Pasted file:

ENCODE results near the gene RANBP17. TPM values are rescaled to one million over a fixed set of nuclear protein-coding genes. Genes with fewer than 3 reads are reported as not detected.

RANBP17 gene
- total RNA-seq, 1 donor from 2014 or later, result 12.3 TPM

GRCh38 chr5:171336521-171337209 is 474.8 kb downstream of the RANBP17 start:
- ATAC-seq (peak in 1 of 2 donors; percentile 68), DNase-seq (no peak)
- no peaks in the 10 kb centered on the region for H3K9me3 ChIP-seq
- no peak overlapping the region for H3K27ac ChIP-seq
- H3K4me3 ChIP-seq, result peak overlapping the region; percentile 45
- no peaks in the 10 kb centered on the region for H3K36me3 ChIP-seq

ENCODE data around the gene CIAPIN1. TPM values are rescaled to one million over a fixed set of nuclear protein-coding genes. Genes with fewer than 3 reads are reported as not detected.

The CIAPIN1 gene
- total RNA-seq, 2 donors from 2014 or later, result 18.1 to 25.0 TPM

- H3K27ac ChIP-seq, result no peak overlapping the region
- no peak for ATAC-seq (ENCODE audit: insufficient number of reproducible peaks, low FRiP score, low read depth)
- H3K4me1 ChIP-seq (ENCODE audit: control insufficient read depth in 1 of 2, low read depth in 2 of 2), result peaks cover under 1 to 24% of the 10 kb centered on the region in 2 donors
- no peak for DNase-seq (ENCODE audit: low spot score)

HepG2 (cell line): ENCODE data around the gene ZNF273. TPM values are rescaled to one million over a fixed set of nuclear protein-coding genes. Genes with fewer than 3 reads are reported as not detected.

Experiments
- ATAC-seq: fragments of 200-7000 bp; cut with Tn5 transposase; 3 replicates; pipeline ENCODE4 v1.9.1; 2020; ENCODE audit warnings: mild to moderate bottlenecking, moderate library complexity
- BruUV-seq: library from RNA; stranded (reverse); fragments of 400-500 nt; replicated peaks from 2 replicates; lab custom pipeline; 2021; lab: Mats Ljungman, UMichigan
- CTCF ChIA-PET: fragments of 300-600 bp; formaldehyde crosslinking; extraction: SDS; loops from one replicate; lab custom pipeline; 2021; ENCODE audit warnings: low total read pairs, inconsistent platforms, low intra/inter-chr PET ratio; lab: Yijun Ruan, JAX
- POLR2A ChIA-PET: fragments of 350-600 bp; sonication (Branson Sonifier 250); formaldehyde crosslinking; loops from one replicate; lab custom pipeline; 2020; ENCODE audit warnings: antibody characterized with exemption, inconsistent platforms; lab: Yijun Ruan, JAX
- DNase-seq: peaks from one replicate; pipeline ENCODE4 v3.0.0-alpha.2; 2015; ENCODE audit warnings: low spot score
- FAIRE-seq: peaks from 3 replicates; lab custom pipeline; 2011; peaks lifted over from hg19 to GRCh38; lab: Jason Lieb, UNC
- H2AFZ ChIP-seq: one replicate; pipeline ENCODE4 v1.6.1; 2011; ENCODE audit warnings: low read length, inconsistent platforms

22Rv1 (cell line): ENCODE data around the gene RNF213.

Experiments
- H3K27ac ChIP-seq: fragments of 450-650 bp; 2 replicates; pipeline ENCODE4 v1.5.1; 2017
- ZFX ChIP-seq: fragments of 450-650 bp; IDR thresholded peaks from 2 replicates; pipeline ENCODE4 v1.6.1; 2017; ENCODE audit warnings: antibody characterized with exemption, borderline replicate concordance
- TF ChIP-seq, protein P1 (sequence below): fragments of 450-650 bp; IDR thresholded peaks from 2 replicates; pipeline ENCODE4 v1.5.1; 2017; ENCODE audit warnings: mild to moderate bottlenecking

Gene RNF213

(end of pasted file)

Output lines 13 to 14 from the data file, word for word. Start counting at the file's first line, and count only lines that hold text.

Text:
- H3K27ac ChIP-seq, result no peak overlapping the region
- no peak for ATAC-seq (ENCODE audit: insufficient number of reproducible peaks, low FRiP score, low read depth)